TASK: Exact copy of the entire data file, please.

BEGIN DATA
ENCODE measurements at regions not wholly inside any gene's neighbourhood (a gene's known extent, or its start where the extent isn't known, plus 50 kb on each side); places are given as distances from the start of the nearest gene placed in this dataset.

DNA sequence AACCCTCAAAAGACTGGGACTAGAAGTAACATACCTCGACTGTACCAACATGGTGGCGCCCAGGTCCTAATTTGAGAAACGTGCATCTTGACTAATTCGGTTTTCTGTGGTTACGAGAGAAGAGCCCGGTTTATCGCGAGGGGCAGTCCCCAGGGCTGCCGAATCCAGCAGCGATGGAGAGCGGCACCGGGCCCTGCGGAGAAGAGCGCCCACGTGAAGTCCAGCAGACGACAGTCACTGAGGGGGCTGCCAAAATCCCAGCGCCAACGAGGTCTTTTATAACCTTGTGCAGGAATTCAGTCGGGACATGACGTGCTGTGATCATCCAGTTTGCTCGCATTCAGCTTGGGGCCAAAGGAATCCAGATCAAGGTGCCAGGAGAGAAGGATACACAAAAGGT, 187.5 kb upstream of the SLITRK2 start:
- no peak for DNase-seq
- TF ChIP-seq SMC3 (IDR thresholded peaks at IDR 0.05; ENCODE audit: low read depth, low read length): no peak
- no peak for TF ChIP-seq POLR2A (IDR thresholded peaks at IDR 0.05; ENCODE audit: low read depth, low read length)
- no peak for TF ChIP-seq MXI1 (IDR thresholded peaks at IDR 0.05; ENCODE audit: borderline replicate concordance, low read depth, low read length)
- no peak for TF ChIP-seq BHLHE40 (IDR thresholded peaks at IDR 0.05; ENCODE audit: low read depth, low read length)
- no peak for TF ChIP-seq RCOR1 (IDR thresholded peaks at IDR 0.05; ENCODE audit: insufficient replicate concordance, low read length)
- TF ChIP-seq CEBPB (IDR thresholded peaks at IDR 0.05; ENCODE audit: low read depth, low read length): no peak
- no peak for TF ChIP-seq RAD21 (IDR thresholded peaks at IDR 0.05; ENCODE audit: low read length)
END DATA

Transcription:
ENCODE measurements at regions not wholly inside any gene's neighbourhood (a gene's known extent, or its start where the extent isn't known, plus 50 kb on each side); places are given as distances from the start of the nearest gene placed in this dataset.

DNA sequence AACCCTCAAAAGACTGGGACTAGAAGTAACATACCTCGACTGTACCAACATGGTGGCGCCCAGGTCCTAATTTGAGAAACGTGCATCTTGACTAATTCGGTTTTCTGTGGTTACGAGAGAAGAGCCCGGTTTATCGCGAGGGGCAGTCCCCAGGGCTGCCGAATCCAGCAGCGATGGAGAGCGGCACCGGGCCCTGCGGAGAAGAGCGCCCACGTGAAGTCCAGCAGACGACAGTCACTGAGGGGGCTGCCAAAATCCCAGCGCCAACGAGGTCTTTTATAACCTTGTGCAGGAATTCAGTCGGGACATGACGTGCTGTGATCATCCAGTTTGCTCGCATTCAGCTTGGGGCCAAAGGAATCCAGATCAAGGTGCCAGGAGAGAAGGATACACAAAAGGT, 187.5 kb upstream of the SLITRK2 start:
- no peak for DNase-seq
- TF ChIP-seq SMC3 (IDR thresholded peaks at IDR 0.05; ENCODE audit: low read depth, low read length): no peak
- no peak for TF ChIP-seq POLR2A (IDR thresholded peaks at IDR 0.05; ENCODE audit: low read depth, low read length)
- no peak for TF ChIP-seq MXI1 (IDR thresholded peaks at IDR 0.05; ENCODE audit: borderline replicate concordance, low read depth, low read length)
- no peak for TF ChIP-seq BHLHE40 (IDR thresholded peaks at IDR 0.05; ENCODE audit: low read depth, low read length)
- no peak for TF ChIP-seq RCOR1 (IDR thresholded peaks at IDR 0.05; ENCODE audit: insufficient replicate concordance, low read length)
- TF ChIP-seq CEBPB (IDR thresholded peaks at IDR 0.05; ENCODE audit: low read depth, low read length): no peak
- no peak for TF ChIP-seq RAD21 (IDR thresholded peaks at IDR 0.05; ENCODE audit: low read length)